(RNS) — This week, Hindus around the world and Indians of all faiths are marking the opening of the Ram Mandir, a temple planned and built over decades in Ayodhya, the northern Indian city believed to be the birthplace of Lord Ram, the Hindu deity whose renown extends beyond the Hindu faith.
The opening of the temple has been an emotional event for many in India and in the diaspora. While galvanizing Hindu pride, the mandir is built over the remains of Babri Masjid, a 16th-century mosque commissioned by the Mughal Emperor Babur, which in turn was likely built over the remains of a more ancient temple dedicated to Lord Ram. While it was common for Muslim rulers and Portuguese Catholic colonizers to destroy Hindu temples and build their own houses of worship over them, the Ayodhya site was more contentious, occupying ground with deep scriptural significance to Hindus as well as Buddhists, Jains and Sikhs.
The debate over who had the right to build on the spot turned into litigation. As it dragged on, an impatient mob of right-wing Hindus destroyed the mosque in 1992, triggering riots and years of recriminations. Some Hindu organizers of the protests expressed regret about the mosque’s destruction, arguing that it ran counter to the principles of Ram as he is depicted in epics such as the Ramayana and Ramcharitmanas, and of dharma itself.
But like so many histories, the story of the disputed site is complex and unwritten. As my University of Pennsylvania colleague Jonathan Zimmerman has noted, in addressing the Israel/Hamas war, histories cannot be oversimplified and sanitized, nor can they be relegated to a single story. There is space to acknowledge the hurt Hindus felt about the burial of their heritage at the site while recognizing the trauma Indian Muslims experienced in the masjid’s destruction.
In the Indian subcontinent more broadly, the dynamics of oppressor and oppressed are not easily defined. Muslim and Christian empires both ruled South Asia for centuries, with all the destructiveness of colonizers. Hindus for generations were subjects in their own homeland. The rise of a right-wing Hindu political ethos in the past decades has overshadowed a more widespread desire among Hindus to reassert their cultural and religious prominence in a country where nearly 80% of the population follows the religion.
As the inauguration continues this week and members of every faith join in the celebration, there’s a unique opportunity for India to re-imagine its pluralism in a way that respects Hinduism and the multitude of religions practiced across the country. The Indian Supreme Court’s decision to allow the Ram Mandir to be built provided five acres of land for the construction of a mosque in Ayodhya. But it’s just a start.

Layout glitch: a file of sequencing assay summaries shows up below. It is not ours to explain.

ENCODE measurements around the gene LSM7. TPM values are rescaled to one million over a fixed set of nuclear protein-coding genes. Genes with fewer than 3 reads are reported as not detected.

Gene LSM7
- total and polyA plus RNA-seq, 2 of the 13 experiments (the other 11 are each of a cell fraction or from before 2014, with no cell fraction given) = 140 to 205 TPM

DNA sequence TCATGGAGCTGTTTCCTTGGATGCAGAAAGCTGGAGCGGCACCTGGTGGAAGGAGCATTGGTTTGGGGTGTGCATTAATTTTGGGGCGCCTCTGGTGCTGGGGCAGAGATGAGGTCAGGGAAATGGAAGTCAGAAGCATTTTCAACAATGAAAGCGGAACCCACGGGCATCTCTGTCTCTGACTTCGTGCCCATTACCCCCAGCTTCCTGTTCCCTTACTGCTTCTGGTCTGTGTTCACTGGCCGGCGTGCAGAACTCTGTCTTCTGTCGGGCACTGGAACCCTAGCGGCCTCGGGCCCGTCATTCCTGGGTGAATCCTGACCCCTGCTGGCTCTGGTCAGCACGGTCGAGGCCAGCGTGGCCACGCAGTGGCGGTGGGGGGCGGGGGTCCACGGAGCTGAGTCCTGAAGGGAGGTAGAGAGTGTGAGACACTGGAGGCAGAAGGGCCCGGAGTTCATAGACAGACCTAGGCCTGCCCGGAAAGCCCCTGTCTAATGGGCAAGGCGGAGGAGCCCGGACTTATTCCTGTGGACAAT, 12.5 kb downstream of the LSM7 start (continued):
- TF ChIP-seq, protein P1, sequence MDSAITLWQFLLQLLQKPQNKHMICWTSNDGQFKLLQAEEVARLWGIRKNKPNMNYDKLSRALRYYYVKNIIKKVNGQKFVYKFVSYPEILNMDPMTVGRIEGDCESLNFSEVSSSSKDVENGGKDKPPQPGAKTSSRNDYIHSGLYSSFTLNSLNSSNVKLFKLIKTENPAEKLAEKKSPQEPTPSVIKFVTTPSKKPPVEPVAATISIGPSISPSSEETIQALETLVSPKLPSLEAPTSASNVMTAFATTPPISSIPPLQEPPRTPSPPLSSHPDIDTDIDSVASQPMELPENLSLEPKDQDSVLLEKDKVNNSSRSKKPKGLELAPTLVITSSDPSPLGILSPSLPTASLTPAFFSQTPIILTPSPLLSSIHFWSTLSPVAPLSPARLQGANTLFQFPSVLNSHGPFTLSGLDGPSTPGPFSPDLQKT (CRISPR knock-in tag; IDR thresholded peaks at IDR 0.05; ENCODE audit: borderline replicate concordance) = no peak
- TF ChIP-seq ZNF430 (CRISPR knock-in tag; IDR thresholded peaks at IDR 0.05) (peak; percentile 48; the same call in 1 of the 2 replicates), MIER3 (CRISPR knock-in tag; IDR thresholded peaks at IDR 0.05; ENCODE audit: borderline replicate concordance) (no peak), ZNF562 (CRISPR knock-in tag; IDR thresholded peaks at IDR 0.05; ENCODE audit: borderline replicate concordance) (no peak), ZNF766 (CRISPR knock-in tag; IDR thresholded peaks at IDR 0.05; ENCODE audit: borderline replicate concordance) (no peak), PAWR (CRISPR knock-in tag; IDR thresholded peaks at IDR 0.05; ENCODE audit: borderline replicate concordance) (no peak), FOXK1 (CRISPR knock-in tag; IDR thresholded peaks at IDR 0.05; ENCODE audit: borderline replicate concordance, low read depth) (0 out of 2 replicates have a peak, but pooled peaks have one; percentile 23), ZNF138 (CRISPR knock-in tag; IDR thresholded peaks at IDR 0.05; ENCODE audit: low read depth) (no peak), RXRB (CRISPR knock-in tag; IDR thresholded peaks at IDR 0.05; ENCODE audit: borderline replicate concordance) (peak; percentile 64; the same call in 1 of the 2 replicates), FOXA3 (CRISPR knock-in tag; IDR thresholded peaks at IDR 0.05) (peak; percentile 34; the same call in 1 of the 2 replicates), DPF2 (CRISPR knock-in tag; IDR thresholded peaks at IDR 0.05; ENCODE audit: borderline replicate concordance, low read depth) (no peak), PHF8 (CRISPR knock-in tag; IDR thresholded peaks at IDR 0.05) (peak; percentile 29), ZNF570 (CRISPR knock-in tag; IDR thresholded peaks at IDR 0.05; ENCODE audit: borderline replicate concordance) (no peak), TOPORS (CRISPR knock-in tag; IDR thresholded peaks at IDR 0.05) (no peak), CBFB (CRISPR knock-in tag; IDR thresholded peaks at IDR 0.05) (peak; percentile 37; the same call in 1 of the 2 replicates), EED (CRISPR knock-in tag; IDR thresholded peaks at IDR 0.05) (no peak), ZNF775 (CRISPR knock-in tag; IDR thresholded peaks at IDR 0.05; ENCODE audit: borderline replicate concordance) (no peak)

To achieve this end, Indian Prime Minister Narendra Modi and members of his right-wing party would be wise to use the Ram Mandir as a means of encouraging dialogue in a country where religious polarization is hardening. The Modi government has an opportunity to accomplish what other South Asian nations have not been able to: righting historical wrongs in a way that brings different faith groups together on a large scale.
In neighboring Pakistan, former Prime Minister Imran Khan vowed to rebuild and preserve Hindu temples that have been destroyed or fallen into disrepair since the country’s 1947 partition from India. He was forced to renege on that promise under pressure from right-wing Muslims. Modi would face similar pressure, but having brought Indians together with the Ayodhya temple’s opening, he could add to his legacy if he used his political capital to improve Hindu-Muslim relations.
The Ram Mandir’s significance to Hindus worldwide cannot be underestimated, but its importance as a bridge builder between civilizational India and the modern Indian nation-state looms just as large. Here’s to hoping that the jubilation of this week can be a small step toward healing the wounds of the past few decades.
(Murali Balaji is a journalist and a lecturer at the Annenberg School for Communication at the University of Pennsylvania. His books include “Digital Hinduism” and “The Professor and the Pupil,” a political biography of W.E.B. Du Bois and Paul Robeson. The views expressed in this commentary do not necessarily reflect those of Religion News Service.)